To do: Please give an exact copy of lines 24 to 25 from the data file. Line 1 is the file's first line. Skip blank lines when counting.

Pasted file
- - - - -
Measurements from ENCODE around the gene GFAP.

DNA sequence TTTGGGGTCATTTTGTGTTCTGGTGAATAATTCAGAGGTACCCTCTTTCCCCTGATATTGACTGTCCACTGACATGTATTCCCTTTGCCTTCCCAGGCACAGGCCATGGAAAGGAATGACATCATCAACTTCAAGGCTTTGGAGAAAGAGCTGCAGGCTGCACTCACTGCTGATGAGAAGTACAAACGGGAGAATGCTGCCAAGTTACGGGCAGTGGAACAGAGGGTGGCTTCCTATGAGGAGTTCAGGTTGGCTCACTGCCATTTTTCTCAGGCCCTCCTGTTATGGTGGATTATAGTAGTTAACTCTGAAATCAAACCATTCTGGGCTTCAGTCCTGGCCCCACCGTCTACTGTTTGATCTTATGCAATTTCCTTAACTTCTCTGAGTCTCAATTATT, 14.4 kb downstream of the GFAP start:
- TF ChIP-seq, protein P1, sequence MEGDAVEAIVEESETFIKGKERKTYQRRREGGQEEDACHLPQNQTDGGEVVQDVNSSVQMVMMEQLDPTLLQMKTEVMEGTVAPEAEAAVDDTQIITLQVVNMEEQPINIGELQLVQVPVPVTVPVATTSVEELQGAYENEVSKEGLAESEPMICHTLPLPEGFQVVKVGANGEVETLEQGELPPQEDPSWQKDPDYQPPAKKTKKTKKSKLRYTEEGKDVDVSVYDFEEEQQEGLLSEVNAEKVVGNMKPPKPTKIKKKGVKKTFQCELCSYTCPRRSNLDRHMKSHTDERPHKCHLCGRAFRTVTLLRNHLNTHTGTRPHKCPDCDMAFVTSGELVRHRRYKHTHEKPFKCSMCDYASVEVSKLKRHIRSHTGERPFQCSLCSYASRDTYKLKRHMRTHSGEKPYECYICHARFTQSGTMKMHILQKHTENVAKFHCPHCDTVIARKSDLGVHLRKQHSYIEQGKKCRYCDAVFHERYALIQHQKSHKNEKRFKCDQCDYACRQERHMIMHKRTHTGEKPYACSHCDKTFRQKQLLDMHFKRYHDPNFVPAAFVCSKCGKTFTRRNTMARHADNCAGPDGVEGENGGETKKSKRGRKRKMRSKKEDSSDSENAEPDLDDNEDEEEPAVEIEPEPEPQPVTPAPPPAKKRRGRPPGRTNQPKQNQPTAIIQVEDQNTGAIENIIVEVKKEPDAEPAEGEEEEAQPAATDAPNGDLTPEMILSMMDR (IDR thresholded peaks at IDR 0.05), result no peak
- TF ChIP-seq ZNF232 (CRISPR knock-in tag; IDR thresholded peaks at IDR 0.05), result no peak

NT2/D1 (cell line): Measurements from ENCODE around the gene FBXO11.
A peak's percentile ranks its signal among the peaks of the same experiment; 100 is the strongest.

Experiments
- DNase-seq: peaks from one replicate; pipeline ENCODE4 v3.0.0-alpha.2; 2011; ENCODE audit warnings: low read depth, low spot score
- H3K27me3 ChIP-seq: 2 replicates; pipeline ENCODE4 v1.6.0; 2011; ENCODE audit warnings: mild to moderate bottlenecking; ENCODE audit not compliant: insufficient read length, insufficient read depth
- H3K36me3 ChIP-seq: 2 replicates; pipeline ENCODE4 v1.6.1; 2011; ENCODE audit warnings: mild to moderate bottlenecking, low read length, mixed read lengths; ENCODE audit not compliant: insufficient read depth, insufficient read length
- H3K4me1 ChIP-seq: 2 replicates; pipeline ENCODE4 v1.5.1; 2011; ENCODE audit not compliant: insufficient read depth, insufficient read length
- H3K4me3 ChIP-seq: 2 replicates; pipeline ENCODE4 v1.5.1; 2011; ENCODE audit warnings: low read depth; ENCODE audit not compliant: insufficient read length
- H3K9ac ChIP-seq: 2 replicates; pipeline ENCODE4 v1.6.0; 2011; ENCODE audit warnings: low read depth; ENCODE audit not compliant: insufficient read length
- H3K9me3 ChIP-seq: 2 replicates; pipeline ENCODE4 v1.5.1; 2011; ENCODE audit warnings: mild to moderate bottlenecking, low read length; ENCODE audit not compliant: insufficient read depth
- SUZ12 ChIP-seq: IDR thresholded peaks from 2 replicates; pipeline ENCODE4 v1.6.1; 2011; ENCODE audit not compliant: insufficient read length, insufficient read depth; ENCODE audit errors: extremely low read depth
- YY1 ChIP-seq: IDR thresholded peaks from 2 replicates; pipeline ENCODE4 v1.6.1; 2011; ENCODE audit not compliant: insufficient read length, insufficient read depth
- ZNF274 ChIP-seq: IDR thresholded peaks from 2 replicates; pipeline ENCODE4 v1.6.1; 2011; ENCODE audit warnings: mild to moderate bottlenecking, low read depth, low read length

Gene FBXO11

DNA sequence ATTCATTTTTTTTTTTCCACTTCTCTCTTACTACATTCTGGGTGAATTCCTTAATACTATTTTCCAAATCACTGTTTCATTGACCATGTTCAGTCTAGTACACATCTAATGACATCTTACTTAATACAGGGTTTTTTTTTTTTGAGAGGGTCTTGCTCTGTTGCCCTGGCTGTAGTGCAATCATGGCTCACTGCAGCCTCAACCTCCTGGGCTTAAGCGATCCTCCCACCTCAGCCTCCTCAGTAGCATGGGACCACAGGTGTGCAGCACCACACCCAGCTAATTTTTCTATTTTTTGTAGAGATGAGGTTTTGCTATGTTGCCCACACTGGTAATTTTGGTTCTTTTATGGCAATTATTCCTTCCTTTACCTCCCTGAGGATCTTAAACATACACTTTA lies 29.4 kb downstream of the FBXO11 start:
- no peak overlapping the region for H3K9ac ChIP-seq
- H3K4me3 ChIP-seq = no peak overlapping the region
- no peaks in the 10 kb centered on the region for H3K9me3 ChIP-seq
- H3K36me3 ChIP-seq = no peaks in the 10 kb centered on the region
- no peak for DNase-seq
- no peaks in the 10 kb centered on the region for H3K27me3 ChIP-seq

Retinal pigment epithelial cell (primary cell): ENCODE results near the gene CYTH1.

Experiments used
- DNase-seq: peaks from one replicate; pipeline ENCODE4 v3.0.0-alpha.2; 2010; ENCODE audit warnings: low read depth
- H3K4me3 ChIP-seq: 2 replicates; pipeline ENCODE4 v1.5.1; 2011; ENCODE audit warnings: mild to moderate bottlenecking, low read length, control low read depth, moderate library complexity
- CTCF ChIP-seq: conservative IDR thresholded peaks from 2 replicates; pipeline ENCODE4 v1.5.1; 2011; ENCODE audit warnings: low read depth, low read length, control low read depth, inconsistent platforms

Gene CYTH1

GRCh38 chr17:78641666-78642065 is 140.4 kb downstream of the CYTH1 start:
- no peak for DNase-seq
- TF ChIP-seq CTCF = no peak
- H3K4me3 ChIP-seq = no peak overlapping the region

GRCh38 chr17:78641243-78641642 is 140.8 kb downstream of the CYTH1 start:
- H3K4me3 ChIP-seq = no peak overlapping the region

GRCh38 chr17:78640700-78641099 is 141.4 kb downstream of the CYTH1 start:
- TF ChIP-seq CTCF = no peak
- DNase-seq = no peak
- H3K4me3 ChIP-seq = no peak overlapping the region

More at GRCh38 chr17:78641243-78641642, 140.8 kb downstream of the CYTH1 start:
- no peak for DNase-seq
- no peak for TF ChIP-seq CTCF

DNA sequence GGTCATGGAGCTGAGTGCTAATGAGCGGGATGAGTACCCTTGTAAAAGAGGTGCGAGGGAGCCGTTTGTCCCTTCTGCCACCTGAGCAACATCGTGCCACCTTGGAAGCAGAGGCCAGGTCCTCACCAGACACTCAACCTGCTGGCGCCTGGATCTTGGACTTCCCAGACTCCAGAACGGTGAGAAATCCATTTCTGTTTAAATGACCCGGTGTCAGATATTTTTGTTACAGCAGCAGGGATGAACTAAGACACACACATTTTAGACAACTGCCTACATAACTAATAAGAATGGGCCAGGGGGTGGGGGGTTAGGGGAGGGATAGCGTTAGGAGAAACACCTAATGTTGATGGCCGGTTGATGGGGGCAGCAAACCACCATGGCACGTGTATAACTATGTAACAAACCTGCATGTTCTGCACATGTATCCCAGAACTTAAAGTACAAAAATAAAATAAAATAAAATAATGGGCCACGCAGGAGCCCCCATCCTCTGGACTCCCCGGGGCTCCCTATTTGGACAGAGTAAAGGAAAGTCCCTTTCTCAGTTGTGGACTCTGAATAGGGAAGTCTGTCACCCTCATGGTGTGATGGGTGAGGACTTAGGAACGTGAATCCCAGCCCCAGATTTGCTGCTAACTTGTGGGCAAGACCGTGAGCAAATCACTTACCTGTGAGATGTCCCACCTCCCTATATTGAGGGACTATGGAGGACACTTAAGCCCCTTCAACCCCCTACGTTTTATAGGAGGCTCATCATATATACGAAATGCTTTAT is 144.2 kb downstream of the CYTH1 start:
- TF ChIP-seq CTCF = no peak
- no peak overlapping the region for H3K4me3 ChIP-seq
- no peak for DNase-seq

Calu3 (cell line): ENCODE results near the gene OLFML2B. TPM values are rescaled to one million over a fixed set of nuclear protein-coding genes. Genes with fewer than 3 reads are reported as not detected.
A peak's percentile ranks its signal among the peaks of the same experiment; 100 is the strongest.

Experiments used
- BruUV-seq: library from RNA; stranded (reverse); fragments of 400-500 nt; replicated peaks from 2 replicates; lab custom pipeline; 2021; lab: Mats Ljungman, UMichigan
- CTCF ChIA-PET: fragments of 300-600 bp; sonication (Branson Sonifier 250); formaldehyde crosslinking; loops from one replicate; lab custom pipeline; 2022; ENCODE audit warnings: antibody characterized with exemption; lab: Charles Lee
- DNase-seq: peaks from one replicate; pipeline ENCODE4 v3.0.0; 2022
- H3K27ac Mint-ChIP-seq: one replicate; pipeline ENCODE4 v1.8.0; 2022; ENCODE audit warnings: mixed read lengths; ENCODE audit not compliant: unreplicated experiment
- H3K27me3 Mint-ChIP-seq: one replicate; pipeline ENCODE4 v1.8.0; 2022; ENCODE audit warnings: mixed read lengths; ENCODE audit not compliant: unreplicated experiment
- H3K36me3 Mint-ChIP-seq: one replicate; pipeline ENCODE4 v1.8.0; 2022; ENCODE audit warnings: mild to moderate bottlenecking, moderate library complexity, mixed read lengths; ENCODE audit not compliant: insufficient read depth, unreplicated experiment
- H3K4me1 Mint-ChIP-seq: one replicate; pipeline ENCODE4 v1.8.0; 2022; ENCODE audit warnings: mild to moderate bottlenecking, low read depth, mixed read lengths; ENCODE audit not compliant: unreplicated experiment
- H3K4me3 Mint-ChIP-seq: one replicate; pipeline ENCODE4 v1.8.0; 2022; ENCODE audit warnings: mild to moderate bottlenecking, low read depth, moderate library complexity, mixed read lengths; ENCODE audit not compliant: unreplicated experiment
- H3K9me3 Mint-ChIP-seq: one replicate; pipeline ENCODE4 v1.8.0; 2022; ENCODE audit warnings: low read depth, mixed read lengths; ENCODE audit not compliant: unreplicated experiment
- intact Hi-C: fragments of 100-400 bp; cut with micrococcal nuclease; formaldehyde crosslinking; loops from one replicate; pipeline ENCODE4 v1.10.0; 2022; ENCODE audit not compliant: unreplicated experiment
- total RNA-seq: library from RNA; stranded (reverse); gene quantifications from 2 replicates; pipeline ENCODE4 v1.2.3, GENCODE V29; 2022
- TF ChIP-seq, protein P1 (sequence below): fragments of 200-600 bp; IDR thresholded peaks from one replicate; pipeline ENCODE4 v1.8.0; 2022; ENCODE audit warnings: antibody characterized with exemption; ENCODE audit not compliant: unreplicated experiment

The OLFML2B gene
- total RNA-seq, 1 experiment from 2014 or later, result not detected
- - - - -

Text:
- no peak for DNase-seq
- no peaks in the 10 kb centered on the region for H3K27me3 ChIP-seq